As part of its new strategic vision, NATO members have pledged to further step up their support for Ukraine, agreeing on a strengthened military aid package.
During a three-day summit held in Madrid from June 28-30, NATO heads of state and governments endorsed a new NATO 2022 Strategic Concept outlining the alliance’s priorities and approaches to security for the next decade.
The Madrid Summit Declaration, passed separately by NATO members also on June 29, said that the newly agreed aid package for Ukraine will accelerate the delivery of non-lethal defense equipment and improve Ukraine’s cyber defenses and resilience. It will also support the modernization of Ukraine’s defense sector, and the country’s long-term efforts of post-war reconstruction and reforms.
The new strategy, the first of its kind since 2010, also singles out Russia as “the most significant and direct threat to Allies’ security and to peace and stability in the Euro-Atlantic area,” according to the Strategic Concept.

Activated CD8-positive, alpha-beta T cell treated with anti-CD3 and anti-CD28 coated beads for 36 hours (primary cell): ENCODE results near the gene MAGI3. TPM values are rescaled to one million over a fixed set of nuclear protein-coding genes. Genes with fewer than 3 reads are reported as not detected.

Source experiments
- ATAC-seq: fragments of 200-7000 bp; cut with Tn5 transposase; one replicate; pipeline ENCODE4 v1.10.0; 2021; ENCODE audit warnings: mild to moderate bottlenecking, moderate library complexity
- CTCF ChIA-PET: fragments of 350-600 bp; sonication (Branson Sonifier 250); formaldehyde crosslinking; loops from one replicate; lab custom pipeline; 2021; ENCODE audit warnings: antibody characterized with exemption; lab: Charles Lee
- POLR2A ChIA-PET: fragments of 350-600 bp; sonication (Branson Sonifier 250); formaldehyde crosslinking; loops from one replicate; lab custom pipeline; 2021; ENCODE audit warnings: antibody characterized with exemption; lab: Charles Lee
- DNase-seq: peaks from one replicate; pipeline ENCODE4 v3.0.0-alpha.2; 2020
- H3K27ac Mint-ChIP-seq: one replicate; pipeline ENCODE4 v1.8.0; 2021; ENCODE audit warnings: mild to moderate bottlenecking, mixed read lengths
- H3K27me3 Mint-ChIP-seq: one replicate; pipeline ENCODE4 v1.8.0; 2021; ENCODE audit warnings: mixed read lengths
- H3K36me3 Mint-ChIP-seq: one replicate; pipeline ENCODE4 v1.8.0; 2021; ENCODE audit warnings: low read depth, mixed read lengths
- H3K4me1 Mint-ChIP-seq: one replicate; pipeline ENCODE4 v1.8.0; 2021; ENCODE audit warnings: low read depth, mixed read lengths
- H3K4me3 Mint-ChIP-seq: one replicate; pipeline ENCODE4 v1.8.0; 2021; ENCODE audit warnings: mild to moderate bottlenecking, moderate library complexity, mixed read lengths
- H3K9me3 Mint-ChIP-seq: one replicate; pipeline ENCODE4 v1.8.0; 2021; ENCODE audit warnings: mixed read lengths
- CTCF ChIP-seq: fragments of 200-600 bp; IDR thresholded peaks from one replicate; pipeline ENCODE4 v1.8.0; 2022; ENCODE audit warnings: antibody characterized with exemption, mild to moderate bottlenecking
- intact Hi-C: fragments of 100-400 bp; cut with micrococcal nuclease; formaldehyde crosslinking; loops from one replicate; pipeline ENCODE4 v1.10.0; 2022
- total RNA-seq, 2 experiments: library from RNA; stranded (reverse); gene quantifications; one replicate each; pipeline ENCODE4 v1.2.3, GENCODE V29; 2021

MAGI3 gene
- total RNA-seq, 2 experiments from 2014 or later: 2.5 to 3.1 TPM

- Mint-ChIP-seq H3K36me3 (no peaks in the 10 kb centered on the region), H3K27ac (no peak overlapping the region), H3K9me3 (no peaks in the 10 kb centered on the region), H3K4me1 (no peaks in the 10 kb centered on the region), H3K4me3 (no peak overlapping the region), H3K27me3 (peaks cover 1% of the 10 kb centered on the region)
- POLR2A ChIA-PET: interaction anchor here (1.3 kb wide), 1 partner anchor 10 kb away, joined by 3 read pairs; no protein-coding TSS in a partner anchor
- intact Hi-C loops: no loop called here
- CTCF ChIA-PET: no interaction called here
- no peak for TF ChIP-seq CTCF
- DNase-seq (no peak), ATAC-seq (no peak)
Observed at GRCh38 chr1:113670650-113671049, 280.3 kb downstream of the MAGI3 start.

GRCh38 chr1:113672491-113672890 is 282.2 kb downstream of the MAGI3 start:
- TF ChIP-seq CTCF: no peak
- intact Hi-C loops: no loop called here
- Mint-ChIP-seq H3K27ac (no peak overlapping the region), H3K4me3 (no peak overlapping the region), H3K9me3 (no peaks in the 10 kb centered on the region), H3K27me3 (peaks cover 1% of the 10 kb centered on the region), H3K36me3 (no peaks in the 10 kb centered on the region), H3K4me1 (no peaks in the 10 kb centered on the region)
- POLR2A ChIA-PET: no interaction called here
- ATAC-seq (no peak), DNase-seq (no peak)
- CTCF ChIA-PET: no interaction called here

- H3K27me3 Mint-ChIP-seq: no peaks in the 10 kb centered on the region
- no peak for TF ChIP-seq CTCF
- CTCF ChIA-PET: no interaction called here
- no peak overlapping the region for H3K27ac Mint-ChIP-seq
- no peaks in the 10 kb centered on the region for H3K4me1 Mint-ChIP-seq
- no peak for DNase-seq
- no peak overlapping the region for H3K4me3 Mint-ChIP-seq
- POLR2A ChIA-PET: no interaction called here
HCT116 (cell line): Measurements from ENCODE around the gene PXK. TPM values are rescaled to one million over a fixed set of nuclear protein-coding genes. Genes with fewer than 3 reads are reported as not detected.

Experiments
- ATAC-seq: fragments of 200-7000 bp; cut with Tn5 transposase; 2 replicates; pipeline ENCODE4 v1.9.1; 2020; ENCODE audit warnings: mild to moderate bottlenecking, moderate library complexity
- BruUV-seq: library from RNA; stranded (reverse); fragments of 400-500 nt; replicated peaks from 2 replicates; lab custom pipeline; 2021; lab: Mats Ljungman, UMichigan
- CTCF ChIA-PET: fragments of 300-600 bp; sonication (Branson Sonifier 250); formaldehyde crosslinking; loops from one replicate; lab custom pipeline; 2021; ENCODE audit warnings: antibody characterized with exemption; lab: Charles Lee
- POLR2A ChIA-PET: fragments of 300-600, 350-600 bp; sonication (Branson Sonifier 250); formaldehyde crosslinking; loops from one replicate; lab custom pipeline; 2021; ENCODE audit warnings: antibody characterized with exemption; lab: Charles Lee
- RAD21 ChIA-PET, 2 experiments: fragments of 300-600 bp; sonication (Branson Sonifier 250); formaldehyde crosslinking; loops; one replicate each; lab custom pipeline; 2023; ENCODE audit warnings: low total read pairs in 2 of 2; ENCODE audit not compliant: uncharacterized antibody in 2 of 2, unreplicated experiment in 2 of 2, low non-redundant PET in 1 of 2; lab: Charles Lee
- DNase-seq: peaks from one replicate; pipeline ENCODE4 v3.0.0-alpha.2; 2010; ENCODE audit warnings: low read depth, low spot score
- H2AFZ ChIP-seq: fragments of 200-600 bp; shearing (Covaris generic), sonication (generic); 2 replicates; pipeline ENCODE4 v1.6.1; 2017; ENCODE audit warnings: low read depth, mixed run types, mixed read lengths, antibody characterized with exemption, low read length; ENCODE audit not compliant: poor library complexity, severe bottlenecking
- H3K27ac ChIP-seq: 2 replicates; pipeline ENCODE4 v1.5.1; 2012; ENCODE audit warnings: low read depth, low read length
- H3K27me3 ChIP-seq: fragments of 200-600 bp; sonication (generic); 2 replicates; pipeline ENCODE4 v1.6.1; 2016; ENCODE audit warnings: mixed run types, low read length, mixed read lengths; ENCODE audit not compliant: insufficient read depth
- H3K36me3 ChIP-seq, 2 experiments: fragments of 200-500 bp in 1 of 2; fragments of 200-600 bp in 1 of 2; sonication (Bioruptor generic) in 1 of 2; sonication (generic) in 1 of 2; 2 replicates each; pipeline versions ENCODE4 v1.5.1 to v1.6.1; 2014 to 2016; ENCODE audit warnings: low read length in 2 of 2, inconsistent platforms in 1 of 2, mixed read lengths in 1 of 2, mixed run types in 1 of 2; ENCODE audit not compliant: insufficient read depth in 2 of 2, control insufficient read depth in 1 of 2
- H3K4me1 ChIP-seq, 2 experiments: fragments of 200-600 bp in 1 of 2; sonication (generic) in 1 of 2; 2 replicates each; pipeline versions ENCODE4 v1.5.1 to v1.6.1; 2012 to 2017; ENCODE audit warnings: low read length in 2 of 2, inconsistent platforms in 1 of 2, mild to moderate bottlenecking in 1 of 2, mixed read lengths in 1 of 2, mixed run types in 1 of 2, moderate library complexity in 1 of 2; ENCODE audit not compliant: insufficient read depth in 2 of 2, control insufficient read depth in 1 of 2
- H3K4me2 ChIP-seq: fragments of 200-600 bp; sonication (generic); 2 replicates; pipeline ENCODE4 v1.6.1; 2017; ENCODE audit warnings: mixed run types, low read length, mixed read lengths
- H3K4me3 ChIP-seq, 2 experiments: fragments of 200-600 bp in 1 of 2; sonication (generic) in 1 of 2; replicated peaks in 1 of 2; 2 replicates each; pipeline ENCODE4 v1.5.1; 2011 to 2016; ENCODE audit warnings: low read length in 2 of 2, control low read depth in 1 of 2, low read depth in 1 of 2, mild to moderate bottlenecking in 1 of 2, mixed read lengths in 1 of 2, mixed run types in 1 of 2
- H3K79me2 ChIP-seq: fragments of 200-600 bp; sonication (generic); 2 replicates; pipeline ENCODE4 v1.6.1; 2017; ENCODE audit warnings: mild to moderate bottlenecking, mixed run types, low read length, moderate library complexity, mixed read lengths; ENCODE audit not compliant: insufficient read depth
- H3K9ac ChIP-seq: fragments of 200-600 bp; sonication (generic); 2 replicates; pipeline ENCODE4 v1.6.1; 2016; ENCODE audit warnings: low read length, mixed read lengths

The alliance noted, however, that it does not seek confrontation with Russia, but can’t consider it a partner due to Russia’s hostility around the world.
“We remain willing to keep open channels of communication with Moscow to manage and mitigate risks, prevent escalation and increase transparency,” the concept stated.
Ukrainian President Volodymyr Zelensky, who joined the NATO Madrid Summit via a video call, called on the alliance to reconsider its eastern flank.
"NATO's open-door policy should not resemble the old ticket barriers in Kyiv’s underground: they are open, and when you approach, they close up until you pay. Has Ukraine not paid enough yet? Is our contribution to the defense of Europe and the whole civilization still insufficient? What else is needed?" Zelensky emphasized.
At the end of the summit, NATO also formally invited Finland and Sweden to join the alliance, which will bring the alliance to 32 members.